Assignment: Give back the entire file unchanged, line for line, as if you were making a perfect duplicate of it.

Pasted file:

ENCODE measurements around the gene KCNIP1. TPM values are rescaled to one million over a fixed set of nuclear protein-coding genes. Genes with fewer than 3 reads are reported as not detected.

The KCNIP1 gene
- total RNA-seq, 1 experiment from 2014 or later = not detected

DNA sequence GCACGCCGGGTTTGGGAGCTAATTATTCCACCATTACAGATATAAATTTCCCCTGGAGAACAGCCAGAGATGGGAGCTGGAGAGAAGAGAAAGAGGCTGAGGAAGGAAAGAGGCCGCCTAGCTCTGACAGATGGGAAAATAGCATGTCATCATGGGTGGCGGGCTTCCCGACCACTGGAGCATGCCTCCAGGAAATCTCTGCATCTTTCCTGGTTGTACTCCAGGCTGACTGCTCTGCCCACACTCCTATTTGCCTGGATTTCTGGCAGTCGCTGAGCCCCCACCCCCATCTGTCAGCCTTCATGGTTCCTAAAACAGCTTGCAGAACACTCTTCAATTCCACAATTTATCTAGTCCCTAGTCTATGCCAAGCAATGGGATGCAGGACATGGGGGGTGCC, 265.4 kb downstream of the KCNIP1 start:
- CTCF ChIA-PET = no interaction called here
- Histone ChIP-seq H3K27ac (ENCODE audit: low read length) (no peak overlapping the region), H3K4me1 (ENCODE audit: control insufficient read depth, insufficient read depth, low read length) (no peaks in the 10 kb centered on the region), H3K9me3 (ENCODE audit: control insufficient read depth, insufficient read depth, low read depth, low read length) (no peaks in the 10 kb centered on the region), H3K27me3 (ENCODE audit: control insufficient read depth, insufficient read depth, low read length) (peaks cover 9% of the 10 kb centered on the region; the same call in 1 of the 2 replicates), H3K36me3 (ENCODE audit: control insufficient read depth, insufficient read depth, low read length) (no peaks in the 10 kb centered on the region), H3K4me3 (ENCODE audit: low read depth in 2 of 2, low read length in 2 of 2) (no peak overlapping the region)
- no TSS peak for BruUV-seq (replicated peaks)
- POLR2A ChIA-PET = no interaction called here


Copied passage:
ENCODE measurements around the gene KCNIP1. TPM values are rescaled to one million over a fixed set of nuclear protein-coding genes. Genes with fewer than 3 reads are reported as not detected.

The KCNIP1 gene
- total RNA-seq, 1 experiment from 2014 or later = not detected

DNA sequence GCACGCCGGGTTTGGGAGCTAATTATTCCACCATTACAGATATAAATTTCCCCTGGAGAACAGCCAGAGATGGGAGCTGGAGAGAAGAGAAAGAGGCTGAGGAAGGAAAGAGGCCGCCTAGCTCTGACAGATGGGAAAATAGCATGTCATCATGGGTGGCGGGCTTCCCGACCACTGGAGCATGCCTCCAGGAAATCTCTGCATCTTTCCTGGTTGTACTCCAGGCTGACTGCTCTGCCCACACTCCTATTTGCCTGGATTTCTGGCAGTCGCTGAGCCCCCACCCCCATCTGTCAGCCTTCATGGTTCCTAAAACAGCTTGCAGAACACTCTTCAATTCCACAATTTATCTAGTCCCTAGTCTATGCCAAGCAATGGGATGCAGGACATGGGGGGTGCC, 265.4 kb downstream of the KCNIP1 start:
- CTCF ChIA-PET = no interaction called here
- Histone ChIP-seq H3K27ac (ENCODE audit: low read length) (no peak overlapping the region), H3K4me1 (ENCODE audit: control insufficient read depth, insufficient read depth, low read length) (no peaks in the 10 kb centered on the region), H3K9me3 (ENCODE audit: control insufficient read depth, insufficient read depth, low read depth, low read length) (no peaks in the 10 kb centered on the region), H3K27me3 (ENCODE audit: control insufficient read depth, insufficient read depth, low read length) (peaks cover 9% of the 10 kb centered on the region; the same call in 1 of the 2 replicates), H3K36me3 (ENCODE audit: control insufficient read depth, insufficient read depth, low read length) (no peaks in the 10 kb centered on the region), H3K4me3 (ENCODE audit: low read depth in 2 of 2, low read length in 2 of 2) (no peak overlapping the region)
- no TSS peak for BruUV-seq (replicated peaks)
- POLR2A ChIA-PET = no interaction called here